A lucrative reason for being offshore is that gains are either untaxed or very lightly taxed in the country where they were originated. While most investors set up offshore funds in the Caribbean and British Virgin Islands, a high number of new hedge funds are springing up all over the globe. This includes places like Hong Kong, Isle of Man, Switzerland, Luxembourg and many other places. Offshore financial centers are attractive to U.S. investors since they adhere to the privacy of their clients, and anonymous transactions can be made easily. Though the number of U.S. hedge funds far exceed the number of offshore funds, the money tied up in offshore funds is of far greater magnitude. Because voluntary information is scarce, it’s hard to estimate how much money is invested in these hedge funds but some have speculated it being over one trillion dollars!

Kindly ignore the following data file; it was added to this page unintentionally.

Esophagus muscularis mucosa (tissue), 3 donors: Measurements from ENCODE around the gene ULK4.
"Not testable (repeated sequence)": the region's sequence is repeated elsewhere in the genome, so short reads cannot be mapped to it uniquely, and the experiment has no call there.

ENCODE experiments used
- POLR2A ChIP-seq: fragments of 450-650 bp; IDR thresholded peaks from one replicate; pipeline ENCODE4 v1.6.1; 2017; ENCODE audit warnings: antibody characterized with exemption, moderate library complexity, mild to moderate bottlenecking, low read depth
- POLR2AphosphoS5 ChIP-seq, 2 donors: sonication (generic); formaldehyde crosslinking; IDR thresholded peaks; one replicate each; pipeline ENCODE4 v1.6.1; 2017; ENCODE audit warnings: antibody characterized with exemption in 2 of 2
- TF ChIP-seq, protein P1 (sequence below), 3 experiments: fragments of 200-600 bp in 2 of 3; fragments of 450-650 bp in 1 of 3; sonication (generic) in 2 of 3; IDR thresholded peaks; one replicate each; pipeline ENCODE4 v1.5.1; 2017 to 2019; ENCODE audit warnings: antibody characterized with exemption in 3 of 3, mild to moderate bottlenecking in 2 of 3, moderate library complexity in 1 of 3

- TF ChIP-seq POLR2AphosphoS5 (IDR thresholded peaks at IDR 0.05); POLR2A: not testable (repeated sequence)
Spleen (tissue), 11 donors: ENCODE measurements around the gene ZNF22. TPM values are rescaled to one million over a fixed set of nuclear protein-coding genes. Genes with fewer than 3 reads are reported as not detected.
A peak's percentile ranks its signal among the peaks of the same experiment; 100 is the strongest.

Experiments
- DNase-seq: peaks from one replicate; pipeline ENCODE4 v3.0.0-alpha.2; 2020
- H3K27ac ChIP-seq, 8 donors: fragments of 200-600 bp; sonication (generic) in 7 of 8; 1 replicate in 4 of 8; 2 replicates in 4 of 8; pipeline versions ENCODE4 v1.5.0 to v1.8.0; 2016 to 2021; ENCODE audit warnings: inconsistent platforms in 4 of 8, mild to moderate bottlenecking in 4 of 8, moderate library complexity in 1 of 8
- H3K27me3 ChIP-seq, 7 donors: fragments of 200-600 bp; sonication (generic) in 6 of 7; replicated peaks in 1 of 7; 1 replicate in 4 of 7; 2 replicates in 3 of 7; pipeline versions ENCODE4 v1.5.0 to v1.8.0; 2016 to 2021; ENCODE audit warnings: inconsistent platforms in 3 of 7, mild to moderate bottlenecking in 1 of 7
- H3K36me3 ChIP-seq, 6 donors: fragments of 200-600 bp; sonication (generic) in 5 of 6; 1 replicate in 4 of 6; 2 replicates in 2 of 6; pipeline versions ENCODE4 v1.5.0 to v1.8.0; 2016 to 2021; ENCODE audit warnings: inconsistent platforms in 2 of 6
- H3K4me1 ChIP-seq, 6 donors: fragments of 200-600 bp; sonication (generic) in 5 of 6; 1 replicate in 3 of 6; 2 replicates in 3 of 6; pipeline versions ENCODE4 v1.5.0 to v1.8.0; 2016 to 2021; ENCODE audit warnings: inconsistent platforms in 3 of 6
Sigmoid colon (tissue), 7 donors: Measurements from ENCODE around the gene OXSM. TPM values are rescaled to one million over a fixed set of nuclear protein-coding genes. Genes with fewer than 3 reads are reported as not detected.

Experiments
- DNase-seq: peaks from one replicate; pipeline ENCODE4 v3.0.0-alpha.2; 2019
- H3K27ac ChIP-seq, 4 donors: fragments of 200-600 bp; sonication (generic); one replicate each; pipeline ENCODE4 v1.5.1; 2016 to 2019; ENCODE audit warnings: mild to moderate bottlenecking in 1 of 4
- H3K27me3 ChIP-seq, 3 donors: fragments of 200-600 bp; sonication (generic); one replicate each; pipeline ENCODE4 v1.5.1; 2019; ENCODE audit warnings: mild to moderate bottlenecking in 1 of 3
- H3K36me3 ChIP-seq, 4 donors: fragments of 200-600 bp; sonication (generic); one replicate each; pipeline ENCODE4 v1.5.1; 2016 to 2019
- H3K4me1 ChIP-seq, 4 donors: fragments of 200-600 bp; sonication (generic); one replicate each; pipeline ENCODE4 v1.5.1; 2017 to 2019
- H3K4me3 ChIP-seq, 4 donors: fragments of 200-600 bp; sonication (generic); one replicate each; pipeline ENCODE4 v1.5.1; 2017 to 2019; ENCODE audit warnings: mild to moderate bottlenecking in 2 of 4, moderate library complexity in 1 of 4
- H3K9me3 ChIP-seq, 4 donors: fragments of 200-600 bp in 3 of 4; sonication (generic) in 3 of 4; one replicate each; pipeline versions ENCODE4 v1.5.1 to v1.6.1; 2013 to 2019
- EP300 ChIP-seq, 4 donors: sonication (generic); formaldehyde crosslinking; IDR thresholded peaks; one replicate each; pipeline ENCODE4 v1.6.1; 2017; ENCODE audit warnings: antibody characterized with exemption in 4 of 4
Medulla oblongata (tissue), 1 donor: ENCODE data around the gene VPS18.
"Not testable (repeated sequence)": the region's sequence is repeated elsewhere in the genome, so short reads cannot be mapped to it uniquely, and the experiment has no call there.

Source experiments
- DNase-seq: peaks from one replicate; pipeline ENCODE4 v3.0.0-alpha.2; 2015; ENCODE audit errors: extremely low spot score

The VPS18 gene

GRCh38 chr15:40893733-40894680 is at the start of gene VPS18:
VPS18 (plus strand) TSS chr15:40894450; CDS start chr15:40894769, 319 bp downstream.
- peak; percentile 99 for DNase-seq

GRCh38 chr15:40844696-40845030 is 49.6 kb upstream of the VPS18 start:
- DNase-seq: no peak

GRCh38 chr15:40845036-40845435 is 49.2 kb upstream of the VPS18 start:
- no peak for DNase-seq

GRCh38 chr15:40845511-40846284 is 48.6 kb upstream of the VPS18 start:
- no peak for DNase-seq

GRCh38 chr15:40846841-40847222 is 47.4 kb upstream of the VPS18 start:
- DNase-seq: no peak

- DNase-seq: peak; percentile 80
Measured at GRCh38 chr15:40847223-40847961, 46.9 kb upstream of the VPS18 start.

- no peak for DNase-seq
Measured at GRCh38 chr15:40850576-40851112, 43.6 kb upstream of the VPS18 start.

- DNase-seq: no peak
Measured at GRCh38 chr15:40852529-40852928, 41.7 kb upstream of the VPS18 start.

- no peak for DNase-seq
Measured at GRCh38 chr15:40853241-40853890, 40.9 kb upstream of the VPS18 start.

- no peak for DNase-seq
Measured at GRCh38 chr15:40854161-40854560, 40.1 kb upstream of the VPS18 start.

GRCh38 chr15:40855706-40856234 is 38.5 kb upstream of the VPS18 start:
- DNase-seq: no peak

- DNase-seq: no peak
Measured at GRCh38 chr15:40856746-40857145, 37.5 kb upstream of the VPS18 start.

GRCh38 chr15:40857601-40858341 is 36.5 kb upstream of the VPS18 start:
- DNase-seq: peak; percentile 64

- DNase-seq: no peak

Due to the nature of the U.S. tax and securities laws, it is easy to see why non-U.S. investors typically will not invest in hedge funds that are based in the United States. Many hedge fund managers do maintain both U.S. and non-U.S. components. The laws and regulations of the United States are directed not just to limiting the behavior of its citizens, but also to preventing money-laundering and other improper uses of offshore investment vehicles. Given the global complexity of the investment community, hedge fund managers want to keep their options open and attract investment money from both sides of the ocean.